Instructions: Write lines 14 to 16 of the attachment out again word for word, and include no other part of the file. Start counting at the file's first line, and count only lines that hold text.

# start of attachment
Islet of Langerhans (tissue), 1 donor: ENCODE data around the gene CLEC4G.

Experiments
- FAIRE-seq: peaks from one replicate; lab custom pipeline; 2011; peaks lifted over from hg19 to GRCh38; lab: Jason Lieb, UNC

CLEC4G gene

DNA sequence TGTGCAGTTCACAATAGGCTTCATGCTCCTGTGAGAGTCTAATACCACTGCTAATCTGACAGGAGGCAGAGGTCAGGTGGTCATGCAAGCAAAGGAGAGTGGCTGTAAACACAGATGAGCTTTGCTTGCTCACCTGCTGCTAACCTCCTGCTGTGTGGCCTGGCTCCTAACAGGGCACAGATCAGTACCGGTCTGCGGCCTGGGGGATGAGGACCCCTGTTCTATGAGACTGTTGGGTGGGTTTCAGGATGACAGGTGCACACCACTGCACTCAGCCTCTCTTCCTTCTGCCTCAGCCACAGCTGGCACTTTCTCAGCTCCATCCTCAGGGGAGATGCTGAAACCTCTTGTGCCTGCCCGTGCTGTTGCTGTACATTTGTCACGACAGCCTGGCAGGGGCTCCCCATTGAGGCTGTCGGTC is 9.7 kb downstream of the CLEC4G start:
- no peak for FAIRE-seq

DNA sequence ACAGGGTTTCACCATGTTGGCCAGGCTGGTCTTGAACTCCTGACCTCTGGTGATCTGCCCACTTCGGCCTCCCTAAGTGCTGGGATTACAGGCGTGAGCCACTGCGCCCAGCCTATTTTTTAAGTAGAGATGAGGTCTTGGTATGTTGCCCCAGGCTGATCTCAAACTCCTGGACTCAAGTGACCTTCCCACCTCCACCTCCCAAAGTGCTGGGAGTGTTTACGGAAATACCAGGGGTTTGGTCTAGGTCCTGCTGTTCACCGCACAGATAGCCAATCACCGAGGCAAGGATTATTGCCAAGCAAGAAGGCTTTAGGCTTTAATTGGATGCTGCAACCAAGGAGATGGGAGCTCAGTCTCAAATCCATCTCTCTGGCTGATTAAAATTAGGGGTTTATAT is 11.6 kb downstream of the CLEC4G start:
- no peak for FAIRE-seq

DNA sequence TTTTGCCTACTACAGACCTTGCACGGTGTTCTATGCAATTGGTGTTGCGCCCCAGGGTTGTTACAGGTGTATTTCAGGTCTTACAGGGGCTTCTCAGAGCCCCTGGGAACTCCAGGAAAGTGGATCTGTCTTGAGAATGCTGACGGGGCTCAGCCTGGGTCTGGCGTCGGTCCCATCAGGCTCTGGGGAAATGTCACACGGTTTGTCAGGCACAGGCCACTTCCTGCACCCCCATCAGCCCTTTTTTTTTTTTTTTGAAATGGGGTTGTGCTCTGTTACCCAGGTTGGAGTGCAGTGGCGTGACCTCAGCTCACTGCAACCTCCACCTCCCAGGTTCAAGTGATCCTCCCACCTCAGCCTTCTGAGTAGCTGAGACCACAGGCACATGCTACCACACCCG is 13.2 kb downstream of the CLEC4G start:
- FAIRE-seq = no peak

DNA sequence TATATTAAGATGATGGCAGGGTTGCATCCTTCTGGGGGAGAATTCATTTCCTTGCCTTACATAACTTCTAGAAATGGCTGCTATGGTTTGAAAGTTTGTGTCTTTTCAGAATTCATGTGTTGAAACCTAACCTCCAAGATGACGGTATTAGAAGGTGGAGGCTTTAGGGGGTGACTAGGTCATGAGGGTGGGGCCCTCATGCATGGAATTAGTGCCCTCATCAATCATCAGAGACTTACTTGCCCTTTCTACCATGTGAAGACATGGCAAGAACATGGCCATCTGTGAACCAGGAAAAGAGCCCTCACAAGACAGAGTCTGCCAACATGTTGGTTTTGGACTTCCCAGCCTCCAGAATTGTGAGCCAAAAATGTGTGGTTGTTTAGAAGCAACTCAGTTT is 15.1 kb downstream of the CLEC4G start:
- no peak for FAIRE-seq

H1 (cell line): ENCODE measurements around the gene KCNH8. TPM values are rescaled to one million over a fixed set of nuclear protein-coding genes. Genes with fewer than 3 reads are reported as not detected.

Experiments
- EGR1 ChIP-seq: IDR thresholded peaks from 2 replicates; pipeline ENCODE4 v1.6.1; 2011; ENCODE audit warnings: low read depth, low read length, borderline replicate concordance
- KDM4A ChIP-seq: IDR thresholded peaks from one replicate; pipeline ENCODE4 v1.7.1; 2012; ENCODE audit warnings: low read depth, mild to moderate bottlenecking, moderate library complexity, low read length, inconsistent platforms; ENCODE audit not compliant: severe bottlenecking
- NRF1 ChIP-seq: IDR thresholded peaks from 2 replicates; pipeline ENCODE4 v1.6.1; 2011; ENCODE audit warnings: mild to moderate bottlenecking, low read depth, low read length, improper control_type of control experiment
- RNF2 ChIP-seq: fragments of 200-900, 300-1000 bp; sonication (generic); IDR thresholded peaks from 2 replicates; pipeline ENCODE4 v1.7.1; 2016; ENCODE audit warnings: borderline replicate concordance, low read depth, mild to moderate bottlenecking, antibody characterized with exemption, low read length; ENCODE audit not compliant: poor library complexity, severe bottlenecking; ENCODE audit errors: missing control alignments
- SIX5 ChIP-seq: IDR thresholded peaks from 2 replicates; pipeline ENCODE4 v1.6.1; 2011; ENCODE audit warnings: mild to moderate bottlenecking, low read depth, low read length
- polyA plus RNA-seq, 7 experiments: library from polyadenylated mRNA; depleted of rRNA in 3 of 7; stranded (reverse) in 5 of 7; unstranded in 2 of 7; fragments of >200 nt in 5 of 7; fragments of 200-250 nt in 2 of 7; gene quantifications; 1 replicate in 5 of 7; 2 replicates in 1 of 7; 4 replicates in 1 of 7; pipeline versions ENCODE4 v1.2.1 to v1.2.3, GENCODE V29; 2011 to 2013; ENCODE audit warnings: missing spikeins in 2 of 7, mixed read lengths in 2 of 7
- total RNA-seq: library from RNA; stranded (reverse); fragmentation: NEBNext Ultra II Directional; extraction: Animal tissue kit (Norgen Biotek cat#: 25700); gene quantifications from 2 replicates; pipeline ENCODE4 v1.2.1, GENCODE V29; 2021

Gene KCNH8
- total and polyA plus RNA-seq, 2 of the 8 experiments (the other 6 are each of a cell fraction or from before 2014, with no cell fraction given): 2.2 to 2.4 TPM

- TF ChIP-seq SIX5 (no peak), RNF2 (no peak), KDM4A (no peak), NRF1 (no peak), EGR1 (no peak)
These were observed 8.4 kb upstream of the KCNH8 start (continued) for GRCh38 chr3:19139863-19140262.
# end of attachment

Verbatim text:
Experiments
- EGR1 ChIP-seq: IDR thresholded peaks from 2 replicates; pipeline ENCODE4 v1.6.1; 2011; ENCODE audit warnings: low read depth, low read length, borderline replicate concordance
- KDM4A ChIP-seq: IDR thresholded peaks from one replicate; pipeline ENCODE4 v1.7.1; 2012; ENCODE audit warnings: low read depth, mild to moderate bottlenecking, moderate library complexity, low read length, inconsistent platforms; ENCODE audit not compliant: severe bottlenecking